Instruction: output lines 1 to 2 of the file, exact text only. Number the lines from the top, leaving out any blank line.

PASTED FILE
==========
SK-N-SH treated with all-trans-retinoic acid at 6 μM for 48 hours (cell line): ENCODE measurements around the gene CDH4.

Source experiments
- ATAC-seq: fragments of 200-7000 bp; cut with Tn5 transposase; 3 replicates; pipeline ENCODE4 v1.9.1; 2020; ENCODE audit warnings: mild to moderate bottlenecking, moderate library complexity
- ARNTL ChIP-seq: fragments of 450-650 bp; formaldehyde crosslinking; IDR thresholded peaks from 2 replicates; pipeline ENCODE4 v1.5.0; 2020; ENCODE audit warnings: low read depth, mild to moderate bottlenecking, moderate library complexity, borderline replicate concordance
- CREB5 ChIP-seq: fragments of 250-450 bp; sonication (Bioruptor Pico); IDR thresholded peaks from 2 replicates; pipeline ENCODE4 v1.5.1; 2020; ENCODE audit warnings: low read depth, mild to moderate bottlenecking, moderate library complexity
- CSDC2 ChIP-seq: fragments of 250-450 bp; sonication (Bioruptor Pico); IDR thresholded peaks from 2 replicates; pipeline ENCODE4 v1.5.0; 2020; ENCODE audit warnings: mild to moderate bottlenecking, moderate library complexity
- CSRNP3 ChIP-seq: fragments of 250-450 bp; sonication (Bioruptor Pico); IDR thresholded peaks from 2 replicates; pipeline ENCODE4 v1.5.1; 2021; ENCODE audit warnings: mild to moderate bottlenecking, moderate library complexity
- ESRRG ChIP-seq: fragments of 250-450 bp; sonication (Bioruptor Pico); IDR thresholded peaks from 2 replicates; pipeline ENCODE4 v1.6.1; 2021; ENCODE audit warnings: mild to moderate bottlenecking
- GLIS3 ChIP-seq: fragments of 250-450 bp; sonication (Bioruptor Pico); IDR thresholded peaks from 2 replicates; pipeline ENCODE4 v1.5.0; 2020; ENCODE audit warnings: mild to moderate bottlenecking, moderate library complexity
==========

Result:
SK-N-SH treated with all-trans-retinoic acid at 6 μM for 48 hours (cell line): ENCODE measurements around the gene CDH4.

Source experiments